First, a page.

Un-Pivoting Data in Power Query

I was fooling around with the latest build of Power Query (for Excel 2010/2013), and I’ve got to say that I’m actually really impressed with this piece. I think the user experience still needs a bit of work, but once you know how, this is really simple.

Whenever I teach courses on PivotTables people want to eat them up, but often they’ve already got their data in a format that resembles the PivotTable output, rather than a format that is consumable by the Pivot engine. Take the following set of data.

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A classic setup for how people think and want to see the data. But now what if the user wanted to see the records by month under the category breakdowns? An easy task for a Pivot, but it would require a bit of manipulation without it. So how do we get it back to a Pivot compliant format?

With Power Query it’s actually super simple:

  • Step 1: Select the data and turn it into a table
  • Step 2: Select Power Query –> From Table to suck it in to Power Query
  • Step 3: Un-pivot it

Okay, so this one takes a bit of know how right now. If you just click Unpivot, you get something really weird:

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What actually needs to happen, which isn’t totally intuitive, is we need to click the header for the January column, hold down CTRL and click the February and March column headers:

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Once we’ve done that we click Unpivot and TA-DA!

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So by virtue of being able to choose one or more columns, it’s actually quite flexible as you can choose HOW to un-pivot, which is uber-awesome. It’s a shame the UI doesn’t help you realize that today, but hopefully that gets fixed in future.

At any rate, you can right click the headers to rename the columns, then click “Apply and Close” and we end up with the un-pivoted source in our worksheet. And now we can create a new PivotTable off that source:

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Even better, if we add some new data to our original report:

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We can then refresh the query on the worksheet and the records are pulled in. With a refresh on the Pivot as well (yeah, unfortunately you can’t just refresh the pivot to drive the query to update) it’s all pulled in:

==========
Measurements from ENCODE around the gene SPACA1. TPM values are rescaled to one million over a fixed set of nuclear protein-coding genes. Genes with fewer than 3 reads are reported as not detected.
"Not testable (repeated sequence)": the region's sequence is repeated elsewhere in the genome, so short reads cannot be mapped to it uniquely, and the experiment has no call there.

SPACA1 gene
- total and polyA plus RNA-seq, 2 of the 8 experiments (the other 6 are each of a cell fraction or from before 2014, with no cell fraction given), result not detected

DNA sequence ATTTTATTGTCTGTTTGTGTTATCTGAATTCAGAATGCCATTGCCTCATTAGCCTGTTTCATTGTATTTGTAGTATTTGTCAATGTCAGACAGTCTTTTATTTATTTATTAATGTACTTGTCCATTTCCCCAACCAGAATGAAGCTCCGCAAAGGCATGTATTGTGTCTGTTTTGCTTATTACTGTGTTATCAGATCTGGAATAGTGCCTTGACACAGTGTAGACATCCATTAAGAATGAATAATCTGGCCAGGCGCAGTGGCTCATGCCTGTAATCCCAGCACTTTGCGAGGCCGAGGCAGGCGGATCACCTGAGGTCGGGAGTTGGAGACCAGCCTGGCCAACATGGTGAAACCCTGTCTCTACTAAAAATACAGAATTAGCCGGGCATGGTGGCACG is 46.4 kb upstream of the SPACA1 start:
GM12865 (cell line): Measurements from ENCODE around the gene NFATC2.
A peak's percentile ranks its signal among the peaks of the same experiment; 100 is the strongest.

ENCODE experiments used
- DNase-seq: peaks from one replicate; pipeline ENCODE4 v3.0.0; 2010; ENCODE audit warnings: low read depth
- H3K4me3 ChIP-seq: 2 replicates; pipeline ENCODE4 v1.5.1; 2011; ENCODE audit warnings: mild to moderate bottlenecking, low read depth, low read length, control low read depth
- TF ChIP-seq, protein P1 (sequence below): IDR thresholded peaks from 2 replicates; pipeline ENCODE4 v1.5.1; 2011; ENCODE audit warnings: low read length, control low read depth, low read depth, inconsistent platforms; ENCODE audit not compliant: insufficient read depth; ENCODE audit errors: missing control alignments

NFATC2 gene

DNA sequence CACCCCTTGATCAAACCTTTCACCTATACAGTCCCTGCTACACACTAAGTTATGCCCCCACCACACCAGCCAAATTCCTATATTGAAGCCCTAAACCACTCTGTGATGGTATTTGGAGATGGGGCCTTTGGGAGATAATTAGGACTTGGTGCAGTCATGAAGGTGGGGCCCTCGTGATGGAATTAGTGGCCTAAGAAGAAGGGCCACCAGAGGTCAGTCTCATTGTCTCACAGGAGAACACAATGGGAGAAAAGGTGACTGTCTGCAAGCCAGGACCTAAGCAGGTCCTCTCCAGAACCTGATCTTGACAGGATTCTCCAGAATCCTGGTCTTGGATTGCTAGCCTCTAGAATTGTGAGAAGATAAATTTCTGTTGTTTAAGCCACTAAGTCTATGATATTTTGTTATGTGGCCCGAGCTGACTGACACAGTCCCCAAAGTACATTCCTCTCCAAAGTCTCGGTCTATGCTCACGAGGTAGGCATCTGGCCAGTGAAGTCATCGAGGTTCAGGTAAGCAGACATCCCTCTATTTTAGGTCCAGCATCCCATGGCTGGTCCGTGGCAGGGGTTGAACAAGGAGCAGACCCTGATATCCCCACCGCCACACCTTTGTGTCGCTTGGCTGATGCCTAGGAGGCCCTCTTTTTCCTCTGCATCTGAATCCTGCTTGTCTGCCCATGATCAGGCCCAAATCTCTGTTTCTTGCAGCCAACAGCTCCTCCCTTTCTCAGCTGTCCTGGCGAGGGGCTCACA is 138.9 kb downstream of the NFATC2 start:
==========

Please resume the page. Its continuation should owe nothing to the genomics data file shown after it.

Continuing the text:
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Pretty damn cool!

12 thoughts on “Un-Pivoting Data in Power Query

  1. Pingback: Excel Roundup 20131118 | Contextures Blog

  2. Hi Ken,
    Using a pivot table you can do this too.
    1. Add the pivot table wizard to your QAT or prees alt+d,p
    2. Select Mutliple consolidation ranges
    3. Click next and leave the default selected and click next again.
    4. Select your table and click Add
    5. Click Finish
    6. Double-click the Grand total cell bottom-right of the pivot table.

  3. That's true, Jan Karel. But once you started needing the super secret Excel MVP handshake or decoder ring to find the feature it became pretty inaccessible to most people. (Not that it was really discoverable being hidden where it was in that setup either.) This brings the feature up front and centre, which is much better, IMO. 🙂

  4. Pingback: Daily Dose of Excel » Blog Archive » UnPivot via SQL

  5. Good stuff, Ken. I haven't played around with this much, because I don't have it at work. So hard to justify the time when there's plenty of stuff in good-ol VBA that I can learn on the Boss' dime 🙂

    Hey, just did a related post over at DDOE on how to do an UnPivot using SQL. Check it out.

  6. Pingback: Pivoting Data In Power Query | Chris Webb's BI Blog

  7. Great article, but I need to take the unpivot one step further, is it possible to unpivot sub catagories, So for your example, if 1/31, 2/28, and 3/31 had sub categories of x,y, and z. How would you unpivot?

  8. Pingback: Unpivot Nested Headings With Power Query | Bob's BI Ramblings

  9. Pingback: Transform already-pivoted tables to PivotTable (The Definitive Guide to Unpivot with Power Query in Excel) - Get & Transform Data in Excel 2016 - Site Home - TechNet Blogs

  10. Pingback: Transform already-pivoted tables to PivotTable (The Definitive Guide to Unpivot with Power Query in Excel) | Data Chant

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